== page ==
Engineered Aptamers to Probe Molecular Interactions on the Cell Surface
Department of Chemistry, Lehman College, The City University of New York, 250 Bedford Park Blvd. West, Bronx, New York, NY 10468, USA
Ph.D. Programs in Chemistry and Biochemistry, CUNY Graduate Center, 365 Fifth Avenue, New York, NY 10016, USA
Ph.D. Program in Molecular, Cellular and Developmental Biology, CUNY Graduate Center, 365 Fifth Avenue, New York, NY 10016, USA
Authors to whom correspondence should be addressed.
These authors contributed equally to this work.
Biomedicines 2017, 5(3), 54; https://doi.org/10.3390/biomedicines5030054
Received: 5 June 2017 / Revised: 1 August 2017 / Accepted: 8 August 2017 / Published: 29 August 2017
(This article belongs to the Special Issue Engineering Aptamers for Biomedical Applications)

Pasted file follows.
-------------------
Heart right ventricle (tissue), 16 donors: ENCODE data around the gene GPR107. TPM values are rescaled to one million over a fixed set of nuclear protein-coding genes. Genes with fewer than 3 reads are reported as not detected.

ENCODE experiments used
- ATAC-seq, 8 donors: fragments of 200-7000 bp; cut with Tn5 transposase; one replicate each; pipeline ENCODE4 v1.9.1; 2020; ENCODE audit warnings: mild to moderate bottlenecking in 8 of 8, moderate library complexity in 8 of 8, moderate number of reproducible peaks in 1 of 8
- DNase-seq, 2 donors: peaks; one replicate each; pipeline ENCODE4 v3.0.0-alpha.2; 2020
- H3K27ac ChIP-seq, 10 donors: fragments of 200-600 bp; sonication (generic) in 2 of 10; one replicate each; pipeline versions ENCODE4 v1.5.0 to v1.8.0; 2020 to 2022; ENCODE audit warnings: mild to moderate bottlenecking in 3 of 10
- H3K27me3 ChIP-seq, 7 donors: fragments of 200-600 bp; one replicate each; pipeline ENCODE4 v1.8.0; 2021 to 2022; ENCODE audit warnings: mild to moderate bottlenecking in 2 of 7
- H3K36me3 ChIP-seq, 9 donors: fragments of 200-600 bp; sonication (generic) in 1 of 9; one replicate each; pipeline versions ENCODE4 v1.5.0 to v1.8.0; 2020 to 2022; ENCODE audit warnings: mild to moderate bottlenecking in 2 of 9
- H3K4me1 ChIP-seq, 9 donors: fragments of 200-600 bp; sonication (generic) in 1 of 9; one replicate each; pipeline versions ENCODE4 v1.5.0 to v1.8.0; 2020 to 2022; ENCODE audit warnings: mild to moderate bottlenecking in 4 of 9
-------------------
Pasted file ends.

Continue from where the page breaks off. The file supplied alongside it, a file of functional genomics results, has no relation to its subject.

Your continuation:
Significant progress has been made in understanding the nature of molecular interactions on the cell membrane. To decipher such interactions, molecular scaffolds can be engineered as a tool to modulate these events as they occur on the cell membrane. To guarantee reliability, scaffolds that function as modulators of cell membrane events must be coupled to a targeting moiety with superior chemical versatility. In this regard, nucleic acid aptamers are a suitable class of targeting moieties. Aptamers are inherently chemical in nature, allowing extensive site-specific chemical modification to engineer sensing molecules. Aptamers can be easily selected using a simple laboratory-based in vitro evolution method enabling the design and development of aptamer-based functional molecular scaffolds against wide range of cell surface molecules. This article reviews the application of aptamers as monitors and modulators of molecular interactions on the mammalian cell surface with the aim of increasing our understanding of cell-surface receptor response to external stimuli. The information gained from these types of studies could eventually prove useful in engineering improved medical diagnostics and therapeutics.